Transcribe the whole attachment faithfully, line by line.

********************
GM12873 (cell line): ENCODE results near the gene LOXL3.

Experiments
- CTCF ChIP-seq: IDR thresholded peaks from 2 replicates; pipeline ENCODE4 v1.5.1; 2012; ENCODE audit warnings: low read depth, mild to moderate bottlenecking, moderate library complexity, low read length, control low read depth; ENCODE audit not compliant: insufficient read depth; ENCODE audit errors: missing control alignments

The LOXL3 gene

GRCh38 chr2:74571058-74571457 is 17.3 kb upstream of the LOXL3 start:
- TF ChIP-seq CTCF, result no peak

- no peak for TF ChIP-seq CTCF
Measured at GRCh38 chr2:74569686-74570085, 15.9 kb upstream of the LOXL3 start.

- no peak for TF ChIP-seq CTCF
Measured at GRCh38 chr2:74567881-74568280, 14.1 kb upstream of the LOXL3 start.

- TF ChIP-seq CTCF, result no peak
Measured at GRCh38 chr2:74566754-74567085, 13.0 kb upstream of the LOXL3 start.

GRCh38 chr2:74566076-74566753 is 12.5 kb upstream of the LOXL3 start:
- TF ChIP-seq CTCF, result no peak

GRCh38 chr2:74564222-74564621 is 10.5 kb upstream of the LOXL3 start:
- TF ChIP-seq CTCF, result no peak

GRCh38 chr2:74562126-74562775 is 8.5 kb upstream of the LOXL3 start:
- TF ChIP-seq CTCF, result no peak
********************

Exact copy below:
GM12873 (cell line): ENCODE results near the gene LOXL3.

Experiments
- CTCF ChIP-seq: IDR thresholded peaks from 2 replicates; pipeline ENCODE4 v1.5.1; 2012; ENCODE audit warnings: low read depth, mild to moderate bottlenecking, moderate library complexity, low read length, control low read depth; ENCODE audit not compliant: insufficient read depth; ENCODE audit errors: missing control alignments

The LOXL3 gene

GRCh38 chr2:74571058-74571457 is 17.3 kb upstream of the LOXL3 start:
- TF ChIP-seq CTCF, result no peak

- no peak for TF ChIP-seq CTCF
Measured at GRCh38 chr2:74569686-74570085, 15.9 kb upstream of the LOXL3 start.

- no peak for TF ChIP-seq CTCF
Measured at GRCh38 chr2:74567881-74568280, 14.1 kb upstream of the LOXL3 start.

- TF ChIP-seq CTCF, result no peak
Measured at GRCh38 chr2:74566754-74567085, 13.0 kb upstream of the LOXL3 start.

GRCh38 chr2:74566076-74566753 is 12.5 kb upstream of the LOXL3 start:
- TF ChIP-seq CTCF, result no peak

GRCh38 chr2:74564222-74564621 is 10.5 kb upstream of the LOXL3 start:
- TF ChIP-seq CTCF, result no peak

GRCh38 chr2:74562126-74562775 is 8.5 kb upstream of the LOXL3 start:
- TF ChIP-seq CTCF, result no peak